Thursday, December 1, 2011

Overcoming Concentration Barriers

When you get up to your ears in term papers, projects and tests, as you juggle your myriad of other daily responsibilties, those long hours of studying and preparing for exams can sometimes lead to burnout and concentration problems. Below are some strategies to help you maintain focus and concentration during these difficult moments of "studier's block".

• Preview the material and find areas where you might have further questions to maintain your interest in what you are studying. Writing some questions down that you can come back and answer once you have completed your reading or review will be especially useful.

• Set daily study goals. For example, rather than set a goal to study a particular subject, put your mind to creating a specific objective such as reading 12 pages of your English text and answering the first three review questions. That way, you will have a clearer picture that you have accomplished something.

• Vary your study activities by alternating between outlining, reciting the concepts, then taking notes. Using multiple ways to reinforce your learning will increase your likelihood of remembering concepts and will go a long way in preventing burnout. This will also address different styles of learning and exercise brain regions that you don’t normally use. For instance, saying concepts into a tape recorder is more likely to stimulate your auditory regions while outlining will keep your visual learning receptors active.

• Interrupt the tendency to daydream. The more aware you are of this tendency, the more likely you are to get past it. At the moment you start to daydream, set your intention to force trivial and irrelevant thoughts from your mind and restore your focus by quickly reviewing what you have read. Another strategy is to get up and walk around; distance yourself from your study materials; by standing up, you can redirect your thinking to the task you are working on. Practicing your control of daydreaming is a good habit to get into as this is one of the strongest barriers to keeping on task.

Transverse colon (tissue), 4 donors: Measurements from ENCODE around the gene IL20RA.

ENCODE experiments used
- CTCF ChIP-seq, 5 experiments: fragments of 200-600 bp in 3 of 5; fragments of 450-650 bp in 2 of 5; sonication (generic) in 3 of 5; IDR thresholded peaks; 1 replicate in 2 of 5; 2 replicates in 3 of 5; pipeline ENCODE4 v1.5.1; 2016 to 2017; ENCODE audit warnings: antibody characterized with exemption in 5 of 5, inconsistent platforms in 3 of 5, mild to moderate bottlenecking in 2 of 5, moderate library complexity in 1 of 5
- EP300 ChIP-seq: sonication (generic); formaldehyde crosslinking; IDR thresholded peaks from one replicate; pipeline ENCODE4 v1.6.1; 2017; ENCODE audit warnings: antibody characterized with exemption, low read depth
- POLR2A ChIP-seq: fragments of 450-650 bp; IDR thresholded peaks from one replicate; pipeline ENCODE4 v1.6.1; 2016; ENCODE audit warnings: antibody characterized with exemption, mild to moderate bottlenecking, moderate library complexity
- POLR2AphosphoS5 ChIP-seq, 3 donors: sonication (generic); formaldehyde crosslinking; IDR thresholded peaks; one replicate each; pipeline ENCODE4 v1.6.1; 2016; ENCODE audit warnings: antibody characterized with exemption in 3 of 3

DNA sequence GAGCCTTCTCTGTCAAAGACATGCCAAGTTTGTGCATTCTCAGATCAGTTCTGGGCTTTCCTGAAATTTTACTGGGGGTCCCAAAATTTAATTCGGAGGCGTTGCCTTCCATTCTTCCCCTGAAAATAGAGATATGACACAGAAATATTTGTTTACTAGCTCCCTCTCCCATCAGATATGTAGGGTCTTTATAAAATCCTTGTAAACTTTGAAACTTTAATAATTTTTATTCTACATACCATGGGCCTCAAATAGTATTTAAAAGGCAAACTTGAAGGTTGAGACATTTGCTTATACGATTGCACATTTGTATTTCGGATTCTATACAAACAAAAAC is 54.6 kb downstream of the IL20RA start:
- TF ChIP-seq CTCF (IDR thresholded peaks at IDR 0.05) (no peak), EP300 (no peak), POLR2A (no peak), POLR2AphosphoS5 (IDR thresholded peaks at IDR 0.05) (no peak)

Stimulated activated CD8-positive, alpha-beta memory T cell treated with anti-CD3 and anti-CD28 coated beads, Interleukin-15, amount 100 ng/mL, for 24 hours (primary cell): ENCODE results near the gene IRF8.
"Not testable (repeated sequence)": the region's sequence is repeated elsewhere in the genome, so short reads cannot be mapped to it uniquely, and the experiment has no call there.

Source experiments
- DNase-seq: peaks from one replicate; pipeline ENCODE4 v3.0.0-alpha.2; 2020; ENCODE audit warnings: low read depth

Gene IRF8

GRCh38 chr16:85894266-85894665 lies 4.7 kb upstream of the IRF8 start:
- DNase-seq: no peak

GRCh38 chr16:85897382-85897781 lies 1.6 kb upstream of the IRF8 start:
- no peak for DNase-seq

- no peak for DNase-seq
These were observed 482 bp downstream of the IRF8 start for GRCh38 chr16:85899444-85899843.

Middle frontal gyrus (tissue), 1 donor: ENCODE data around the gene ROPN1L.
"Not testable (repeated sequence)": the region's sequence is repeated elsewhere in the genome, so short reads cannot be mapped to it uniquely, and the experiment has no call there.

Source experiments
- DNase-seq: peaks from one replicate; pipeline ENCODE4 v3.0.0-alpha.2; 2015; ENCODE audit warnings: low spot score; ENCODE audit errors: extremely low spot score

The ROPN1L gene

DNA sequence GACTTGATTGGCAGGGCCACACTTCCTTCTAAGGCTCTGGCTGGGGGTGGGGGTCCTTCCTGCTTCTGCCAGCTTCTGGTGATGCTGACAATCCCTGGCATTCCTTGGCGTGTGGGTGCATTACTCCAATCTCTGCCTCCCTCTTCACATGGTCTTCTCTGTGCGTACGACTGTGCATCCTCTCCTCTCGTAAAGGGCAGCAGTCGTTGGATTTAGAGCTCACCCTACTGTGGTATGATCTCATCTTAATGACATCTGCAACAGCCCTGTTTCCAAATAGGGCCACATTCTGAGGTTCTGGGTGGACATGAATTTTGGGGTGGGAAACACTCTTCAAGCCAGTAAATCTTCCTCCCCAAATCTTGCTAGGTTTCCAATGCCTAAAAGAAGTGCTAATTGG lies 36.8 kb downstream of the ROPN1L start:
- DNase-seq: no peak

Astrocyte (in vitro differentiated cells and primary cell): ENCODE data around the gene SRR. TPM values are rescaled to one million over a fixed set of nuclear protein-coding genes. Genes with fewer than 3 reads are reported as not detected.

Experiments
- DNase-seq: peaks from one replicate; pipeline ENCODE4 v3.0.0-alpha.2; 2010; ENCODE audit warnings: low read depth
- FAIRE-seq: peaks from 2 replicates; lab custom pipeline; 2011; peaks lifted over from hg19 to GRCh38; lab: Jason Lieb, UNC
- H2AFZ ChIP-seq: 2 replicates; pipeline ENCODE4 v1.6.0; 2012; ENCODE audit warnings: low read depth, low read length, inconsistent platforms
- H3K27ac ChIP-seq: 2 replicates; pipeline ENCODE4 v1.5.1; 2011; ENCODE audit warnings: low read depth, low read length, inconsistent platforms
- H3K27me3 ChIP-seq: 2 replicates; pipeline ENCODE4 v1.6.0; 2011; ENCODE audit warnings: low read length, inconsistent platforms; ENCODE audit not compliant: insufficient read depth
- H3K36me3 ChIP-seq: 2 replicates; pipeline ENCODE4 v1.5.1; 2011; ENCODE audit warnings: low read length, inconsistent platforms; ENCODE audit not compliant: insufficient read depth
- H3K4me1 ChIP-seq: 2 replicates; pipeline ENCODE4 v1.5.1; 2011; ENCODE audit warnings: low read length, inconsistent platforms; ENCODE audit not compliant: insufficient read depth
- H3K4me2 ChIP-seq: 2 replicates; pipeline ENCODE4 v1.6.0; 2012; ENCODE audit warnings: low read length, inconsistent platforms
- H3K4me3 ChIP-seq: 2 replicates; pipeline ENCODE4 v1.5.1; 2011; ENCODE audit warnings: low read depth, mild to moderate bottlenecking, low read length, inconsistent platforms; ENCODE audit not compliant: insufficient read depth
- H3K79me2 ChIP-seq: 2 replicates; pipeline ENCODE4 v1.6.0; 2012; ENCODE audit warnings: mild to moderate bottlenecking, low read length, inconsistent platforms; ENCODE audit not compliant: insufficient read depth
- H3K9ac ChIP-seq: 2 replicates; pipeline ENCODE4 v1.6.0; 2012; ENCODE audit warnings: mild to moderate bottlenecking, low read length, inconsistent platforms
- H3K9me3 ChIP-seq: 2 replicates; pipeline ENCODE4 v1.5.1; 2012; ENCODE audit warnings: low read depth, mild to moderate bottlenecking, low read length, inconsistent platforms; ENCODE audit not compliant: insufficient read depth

• Apply your learning. Relating concepts to aspects of your life and/or creating examples that apply to your life or people you interact with ensures that your learning becomes meaningful and real; this will increase your ability to recall the information more effectively.

• Schedule a regular interval of time in which to complete your work. For example, if you give yourself a deadline for which to complete your work within 2 hours, and at the end of that time period, you reward yourself, it will keep you motivated to complete the task in a timely and efficient manner. You could say, if I complete these readings from 6-8, at 8:00, I will meet a friend for tea.

• Pace yourself by chunking the information and taking short breaks in between. When you have a long and intensive paper or project, it is best to spread it out over the course of several days, rather than completing it all in one time segment.

• Organize your work by outlining the order in which you need to create the task and making it a point to preview the material first and create a summary and/or conclusion last. Previewing the material gives your mind the foundation for which to remember the concepts and organize how to break down the information into smaller steps.

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1 comment:

  1. This is a greatly helpful post!! I typically try to cram before my exams, but I am eager to try the methods provided. Now that I have also taken the SDV 100 class, in combination with this website, I am ready to tackle these upcoming exams!